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Annu Rev Med. 2002;53:355-68.

Early management of prostate cancer: how to respond to an elevated PSA?

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1
Scott Department of Urology, Baylor College of Medicine, Houston, Texas 77030, USA. ecanto@bcm.tmc.edu

Abstract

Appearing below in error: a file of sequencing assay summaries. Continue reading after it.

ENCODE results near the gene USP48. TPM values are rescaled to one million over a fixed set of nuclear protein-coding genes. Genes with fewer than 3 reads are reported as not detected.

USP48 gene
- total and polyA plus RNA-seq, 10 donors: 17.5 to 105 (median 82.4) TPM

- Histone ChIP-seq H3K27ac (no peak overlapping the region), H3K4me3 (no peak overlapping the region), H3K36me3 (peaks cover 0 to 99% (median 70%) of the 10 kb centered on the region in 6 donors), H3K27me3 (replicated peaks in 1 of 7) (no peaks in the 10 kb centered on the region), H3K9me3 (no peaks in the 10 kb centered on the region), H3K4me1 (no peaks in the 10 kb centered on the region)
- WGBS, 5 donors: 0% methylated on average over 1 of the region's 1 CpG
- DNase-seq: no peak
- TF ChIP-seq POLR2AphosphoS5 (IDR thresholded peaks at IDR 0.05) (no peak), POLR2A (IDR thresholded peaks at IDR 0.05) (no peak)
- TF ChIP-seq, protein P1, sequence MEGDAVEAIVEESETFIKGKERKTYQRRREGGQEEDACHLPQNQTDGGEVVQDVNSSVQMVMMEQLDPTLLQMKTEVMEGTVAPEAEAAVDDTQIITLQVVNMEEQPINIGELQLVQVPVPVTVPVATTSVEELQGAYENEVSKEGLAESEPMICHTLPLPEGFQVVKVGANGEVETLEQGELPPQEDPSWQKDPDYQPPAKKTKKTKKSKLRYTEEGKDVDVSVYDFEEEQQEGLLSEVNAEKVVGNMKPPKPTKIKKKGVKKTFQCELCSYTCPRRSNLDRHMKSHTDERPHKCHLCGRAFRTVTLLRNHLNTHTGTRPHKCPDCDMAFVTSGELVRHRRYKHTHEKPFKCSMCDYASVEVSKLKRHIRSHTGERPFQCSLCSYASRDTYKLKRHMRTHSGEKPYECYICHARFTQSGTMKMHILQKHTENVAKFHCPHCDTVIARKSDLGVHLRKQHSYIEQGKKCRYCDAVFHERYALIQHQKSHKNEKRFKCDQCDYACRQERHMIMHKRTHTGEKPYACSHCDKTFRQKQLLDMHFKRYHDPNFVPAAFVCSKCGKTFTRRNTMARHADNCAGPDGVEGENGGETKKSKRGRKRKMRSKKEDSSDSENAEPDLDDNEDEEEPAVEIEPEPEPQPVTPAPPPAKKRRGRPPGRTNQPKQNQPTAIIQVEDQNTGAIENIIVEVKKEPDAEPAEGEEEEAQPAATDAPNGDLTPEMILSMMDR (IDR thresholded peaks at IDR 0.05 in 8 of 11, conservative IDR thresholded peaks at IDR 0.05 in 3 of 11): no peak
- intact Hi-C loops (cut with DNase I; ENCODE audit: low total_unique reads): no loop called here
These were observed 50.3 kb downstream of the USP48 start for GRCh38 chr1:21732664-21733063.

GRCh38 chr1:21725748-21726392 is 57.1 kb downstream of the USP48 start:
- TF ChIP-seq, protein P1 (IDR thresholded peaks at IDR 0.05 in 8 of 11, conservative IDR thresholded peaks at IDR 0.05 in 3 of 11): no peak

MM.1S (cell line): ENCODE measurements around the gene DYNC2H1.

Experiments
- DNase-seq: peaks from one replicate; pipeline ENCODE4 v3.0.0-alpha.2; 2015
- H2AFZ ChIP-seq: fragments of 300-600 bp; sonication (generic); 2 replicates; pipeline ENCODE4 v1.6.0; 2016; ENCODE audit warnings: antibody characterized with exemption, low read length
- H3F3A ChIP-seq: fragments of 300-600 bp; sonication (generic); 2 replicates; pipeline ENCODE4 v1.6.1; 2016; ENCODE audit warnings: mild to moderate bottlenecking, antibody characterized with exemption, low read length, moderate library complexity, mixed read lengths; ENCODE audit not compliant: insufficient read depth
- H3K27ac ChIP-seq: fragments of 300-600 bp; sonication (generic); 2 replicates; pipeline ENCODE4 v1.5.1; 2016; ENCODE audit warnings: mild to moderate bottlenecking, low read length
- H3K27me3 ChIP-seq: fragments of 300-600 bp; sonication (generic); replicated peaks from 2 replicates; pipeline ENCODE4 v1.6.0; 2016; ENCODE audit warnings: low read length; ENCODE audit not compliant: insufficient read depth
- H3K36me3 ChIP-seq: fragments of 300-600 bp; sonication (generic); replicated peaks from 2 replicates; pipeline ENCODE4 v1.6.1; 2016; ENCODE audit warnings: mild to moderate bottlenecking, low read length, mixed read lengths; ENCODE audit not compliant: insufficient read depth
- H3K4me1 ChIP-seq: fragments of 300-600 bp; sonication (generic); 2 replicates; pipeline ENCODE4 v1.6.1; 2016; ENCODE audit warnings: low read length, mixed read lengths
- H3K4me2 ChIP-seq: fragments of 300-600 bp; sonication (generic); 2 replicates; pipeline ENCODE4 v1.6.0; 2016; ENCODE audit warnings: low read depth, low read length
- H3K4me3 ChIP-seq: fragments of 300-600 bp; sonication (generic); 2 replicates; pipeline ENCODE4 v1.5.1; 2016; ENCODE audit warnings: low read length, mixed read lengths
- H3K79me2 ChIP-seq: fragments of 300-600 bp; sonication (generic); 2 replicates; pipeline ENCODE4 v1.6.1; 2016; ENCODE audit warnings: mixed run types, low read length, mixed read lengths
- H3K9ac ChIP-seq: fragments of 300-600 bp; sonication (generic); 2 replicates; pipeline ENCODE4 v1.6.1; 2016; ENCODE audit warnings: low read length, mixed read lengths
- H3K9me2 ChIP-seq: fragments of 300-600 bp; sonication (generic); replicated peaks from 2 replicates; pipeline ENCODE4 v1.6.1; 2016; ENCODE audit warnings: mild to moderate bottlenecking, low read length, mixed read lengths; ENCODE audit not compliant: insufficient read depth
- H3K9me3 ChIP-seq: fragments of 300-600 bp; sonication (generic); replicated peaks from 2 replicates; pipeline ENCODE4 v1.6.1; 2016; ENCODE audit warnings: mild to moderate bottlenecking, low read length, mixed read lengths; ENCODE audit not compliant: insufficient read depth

Support for prostate cancer screening efforts is provided by observational studies reporting decreases in prostate cancer-specific mortality in areas where screening is performed with digital rectal exam (DRE) and measurement of serum prostate-specific antigen (PSA) levels. The combination of PSA and DRE is an excellent cancer-screening tool with sensitivity and positive predictive value superior to that of mammography and breast exam. Use of percent free PSA further improves the specificity of PSA testing, particularly in the range of 4-10 ng/ml, at which most false positive PSA tests occur. Men older than 50 with a >10-year life expectancy should be considered for prostate cancer screening. Those with an abnormal DRE or a PSA above 4 ng/ml should be referred to a urologist for further discussion of the risks and benefits of a prostate biopsy. Furthermore, those with a significant change in either DRE or PSA results, or those at higher risk for prostate cancer with a PSA level above 2.5 ng/ml, should also be referred for evaluation.

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